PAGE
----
I often peruse old newspapers. I do it because I desperately want to time travel, but know that this is the closest I will ever get. This weekend I went to Palm Coast’s main library to find out more about a defunct local attraction, Animal Land. Instead, however, I burnt a couple of hours delving into the history of Palm Coast through the ads and articles on microfiche of The Flagler Tribune.
From what I can find out, the ‘Tribune’ was Flagler County’s only newspaper during its life from 1917-1981. And judging by the late ’40s editions, its 3 or 4 pages of farm reports and local accidents were never going to yield a Pulitzer Prize. But for a region where so little of past remains, and where so few people have lived their whole lives to share its history, it’s a rare and comforting glimpse of what once was.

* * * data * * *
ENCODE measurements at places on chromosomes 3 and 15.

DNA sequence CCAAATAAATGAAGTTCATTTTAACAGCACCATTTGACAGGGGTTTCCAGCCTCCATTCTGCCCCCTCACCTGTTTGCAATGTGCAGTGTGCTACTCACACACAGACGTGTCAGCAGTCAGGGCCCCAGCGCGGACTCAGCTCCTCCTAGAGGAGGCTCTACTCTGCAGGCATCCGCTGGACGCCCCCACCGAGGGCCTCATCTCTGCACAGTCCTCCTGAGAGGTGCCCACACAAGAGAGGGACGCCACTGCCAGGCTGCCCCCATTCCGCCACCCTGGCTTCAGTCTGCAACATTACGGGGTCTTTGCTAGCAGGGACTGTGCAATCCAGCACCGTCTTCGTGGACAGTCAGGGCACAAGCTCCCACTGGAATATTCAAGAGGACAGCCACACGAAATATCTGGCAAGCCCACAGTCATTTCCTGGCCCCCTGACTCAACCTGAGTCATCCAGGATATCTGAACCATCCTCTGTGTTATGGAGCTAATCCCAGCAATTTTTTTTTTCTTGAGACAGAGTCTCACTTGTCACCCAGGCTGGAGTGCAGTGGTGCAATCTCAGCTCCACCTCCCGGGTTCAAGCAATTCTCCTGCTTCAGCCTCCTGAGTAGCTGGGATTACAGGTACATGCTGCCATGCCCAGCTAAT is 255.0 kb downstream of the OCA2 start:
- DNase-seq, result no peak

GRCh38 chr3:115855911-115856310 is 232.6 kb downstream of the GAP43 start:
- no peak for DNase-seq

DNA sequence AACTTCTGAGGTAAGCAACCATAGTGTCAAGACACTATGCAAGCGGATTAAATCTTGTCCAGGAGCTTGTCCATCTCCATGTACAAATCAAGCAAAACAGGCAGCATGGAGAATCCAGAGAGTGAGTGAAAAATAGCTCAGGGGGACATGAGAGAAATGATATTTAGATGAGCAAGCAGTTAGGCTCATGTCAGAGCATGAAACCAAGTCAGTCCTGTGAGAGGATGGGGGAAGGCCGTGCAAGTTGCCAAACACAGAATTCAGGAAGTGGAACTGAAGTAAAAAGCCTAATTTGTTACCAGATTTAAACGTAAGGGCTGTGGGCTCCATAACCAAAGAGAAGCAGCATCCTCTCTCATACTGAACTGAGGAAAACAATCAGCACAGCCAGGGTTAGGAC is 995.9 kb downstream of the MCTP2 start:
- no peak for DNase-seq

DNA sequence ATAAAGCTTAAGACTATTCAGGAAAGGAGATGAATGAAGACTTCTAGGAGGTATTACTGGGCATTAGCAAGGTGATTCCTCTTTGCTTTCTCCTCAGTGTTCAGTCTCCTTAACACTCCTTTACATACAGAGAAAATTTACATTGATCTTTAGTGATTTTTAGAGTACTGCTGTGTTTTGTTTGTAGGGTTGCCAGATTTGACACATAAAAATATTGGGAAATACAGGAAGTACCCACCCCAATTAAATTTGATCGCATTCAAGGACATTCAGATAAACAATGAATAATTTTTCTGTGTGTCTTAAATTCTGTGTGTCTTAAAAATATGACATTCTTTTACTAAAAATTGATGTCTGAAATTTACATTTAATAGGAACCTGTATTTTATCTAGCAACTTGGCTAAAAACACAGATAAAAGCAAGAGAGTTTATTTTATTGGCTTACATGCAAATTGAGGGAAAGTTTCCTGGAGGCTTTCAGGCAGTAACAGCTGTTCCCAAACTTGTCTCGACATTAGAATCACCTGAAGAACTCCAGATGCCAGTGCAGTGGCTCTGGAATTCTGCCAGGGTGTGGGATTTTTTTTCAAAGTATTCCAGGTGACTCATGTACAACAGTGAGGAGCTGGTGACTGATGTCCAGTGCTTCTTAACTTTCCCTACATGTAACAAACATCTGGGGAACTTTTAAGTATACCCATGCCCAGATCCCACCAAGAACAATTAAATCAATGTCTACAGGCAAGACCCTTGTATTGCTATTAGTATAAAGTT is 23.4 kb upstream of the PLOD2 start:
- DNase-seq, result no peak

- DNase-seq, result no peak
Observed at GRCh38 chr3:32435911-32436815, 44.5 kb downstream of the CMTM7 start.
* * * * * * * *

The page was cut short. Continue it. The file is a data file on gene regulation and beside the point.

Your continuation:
And in truth it’s not the articles, but advertisements that make the Tribune most interesting. The featured image is a snapshot from 1947 promoting Flagler Beach’s allegedly finest accommodation: the long gone Milland Hotel. I spent a year in Flagler Beach. It’s charming, quirky, and a little run down; much like most of Florida. Yet the Milland Hotel advertisement reminds me of Flagler’s more illustrious holiday past, where for $2.50 a night, or $50 a month, you could “get away from heat, stress and worry.” If it strikes your fancy, just call the four digit telephone number and make your reservation now.
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